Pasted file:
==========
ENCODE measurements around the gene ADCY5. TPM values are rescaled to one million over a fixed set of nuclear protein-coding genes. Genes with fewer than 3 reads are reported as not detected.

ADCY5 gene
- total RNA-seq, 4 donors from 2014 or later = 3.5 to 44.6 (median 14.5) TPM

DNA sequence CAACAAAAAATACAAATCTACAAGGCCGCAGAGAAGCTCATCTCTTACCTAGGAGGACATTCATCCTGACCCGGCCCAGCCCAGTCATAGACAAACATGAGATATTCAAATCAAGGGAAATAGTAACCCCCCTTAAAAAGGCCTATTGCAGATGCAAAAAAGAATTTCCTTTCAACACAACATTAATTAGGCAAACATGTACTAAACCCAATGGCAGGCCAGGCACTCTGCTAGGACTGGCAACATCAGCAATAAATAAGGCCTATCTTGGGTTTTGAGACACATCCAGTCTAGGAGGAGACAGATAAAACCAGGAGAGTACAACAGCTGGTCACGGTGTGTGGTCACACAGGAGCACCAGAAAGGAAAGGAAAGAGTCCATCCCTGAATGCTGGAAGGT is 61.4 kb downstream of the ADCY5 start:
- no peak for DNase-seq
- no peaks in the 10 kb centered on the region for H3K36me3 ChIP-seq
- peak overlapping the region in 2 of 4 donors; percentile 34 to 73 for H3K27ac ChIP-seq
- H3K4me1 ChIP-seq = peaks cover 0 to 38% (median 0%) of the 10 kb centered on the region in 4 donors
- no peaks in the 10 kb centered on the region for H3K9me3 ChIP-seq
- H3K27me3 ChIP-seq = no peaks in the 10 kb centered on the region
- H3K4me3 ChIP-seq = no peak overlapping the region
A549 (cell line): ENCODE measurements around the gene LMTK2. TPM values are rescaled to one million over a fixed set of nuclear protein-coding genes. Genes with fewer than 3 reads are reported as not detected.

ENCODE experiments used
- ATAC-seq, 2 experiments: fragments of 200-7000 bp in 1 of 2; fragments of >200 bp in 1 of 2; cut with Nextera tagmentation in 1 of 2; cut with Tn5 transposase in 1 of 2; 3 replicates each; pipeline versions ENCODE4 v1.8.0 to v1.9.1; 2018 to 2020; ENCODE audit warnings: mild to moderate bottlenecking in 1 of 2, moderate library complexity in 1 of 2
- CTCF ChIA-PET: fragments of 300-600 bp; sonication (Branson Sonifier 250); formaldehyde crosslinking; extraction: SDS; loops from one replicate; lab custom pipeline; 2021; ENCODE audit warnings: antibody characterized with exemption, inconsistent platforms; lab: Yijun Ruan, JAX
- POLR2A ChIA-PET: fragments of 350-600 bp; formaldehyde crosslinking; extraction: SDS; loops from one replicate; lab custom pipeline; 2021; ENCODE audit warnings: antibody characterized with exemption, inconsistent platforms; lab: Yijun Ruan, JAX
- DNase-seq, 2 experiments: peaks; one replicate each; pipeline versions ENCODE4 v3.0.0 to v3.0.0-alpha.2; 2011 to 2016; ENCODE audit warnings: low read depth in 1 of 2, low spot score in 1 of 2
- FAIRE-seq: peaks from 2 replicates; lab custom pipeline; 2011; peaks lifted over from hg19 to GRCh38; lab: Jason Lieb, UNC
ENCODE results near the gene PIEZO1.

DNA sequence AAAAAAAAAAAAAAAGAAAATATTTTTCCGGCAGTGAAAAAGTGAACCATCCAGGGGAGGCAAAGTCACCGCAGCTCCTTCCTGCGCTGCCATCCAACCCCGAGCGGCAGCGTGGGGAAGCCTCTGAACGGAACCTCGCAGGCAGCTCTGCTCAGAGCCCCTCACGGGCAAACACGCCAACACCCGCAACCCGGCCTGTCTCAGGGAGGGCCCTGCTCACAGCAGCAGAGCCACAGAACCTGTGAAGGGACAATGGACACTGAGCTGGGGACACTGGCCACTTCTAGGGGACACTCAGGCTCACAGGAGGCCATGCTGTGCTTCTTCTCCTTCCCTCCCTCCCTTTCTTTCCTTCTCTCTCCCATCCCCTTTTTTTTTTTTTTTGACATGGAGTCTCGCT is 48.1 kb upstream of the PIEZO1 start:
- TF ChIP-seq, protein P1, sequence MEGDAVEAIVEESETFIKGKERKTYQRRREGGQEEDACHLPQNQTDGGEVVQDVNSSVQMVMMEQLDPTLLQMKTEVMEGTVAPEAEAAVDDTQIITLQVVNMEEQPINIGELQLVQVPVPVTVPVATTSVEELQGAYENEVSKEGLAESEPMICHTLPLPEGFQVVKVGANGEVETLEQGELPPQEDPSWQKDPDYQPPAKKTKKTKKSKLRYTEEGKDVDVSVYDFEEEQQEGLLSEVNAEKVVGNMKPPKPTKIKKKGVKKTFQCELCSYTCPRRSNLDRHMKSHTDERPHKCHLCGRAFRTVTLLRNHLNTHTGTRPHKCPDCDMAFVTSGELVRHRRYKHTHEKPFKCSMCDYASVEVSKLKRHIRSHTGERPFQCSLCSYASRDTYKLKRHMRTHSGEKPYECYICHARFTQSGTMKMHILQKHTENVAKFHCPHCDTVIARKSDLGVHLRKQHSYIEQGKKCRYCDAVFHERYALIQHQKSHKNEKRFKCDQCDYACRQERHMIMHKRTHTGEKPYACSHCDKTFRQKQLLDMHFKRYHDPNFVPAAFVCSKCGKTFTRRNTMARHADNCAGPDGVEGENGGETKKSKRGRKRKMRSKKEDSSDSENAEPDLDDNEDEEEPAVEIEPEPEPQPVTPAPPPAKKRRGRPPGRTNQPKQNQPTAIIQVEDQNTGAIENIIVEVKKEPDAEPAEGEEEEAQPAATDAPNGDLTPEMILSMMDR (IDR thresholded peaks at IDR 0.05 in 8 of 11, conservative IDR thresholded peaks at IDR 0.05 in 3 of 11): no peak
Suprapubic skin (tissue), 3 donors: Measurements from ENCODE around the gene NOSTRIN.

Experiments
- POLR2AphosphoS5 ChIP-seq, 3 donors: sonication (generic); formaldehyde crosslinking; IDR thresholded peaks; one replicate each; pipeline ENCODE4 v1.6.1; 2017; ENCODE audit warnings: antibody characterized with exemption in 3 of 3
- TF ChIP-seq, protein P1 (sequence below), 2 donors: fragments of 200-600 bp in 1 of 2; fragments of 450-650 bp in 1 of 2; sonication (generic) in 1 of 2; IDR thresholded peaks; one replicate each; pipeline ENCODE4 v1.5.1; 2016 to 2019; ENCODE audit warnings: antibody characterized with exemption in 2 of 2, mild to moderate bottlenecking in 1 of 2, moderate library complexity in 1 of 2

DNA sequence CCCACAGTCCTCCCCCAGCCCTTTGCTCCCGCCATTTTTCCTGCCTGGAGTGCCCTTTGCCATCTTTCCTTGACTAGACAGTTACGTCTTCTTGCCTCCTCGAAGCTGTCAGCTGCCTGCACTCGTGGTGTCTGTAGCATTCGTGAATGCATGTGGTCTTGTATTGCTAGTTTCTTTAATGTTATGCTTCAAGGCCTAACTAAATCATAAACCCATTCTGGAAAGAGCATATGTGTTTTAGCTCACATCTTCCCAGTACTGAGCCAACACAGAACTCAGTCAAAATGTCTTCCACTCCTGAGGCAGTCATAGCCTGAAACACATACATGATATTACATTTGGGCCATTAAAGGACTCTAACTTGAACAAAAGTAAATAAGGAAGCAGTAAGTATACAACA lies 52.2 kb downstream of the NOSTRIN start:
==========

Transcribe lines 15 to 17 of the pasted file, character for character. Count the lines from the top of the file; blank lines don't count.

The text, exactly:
- CTCF ChIA-PET: fragments of 300-600 bp; sonication (Branson Sonifier 250); formaldehyde crosslinking; extraction: SDS; loops from one replicate; lab custom pipeline; 2021; ENCODE audit warnings: antibody characterized with exemption, inconsistent platforms; lab: Yijun Ruan, JAX
- POLR2A ChIA-PET: fragments of 350-600 bp; formaldehyde crosslinking; extraction: SDS; loops from one replicate; lab custom pipeline; 2021; ENCODE audit warnings: antibody characterized with exemption, inconsistent platforms; lab: Yijun Ruan, JAX
- DNase-seq, 2 experiments: peaks; one replicate each; pipeline versions ENCODE4 v3.0.0 to v3.0.0-alpha.2; 2011 to 2016; ENCODE audit warnings: low read depth in 1 of 2, low spot score in 1 of 2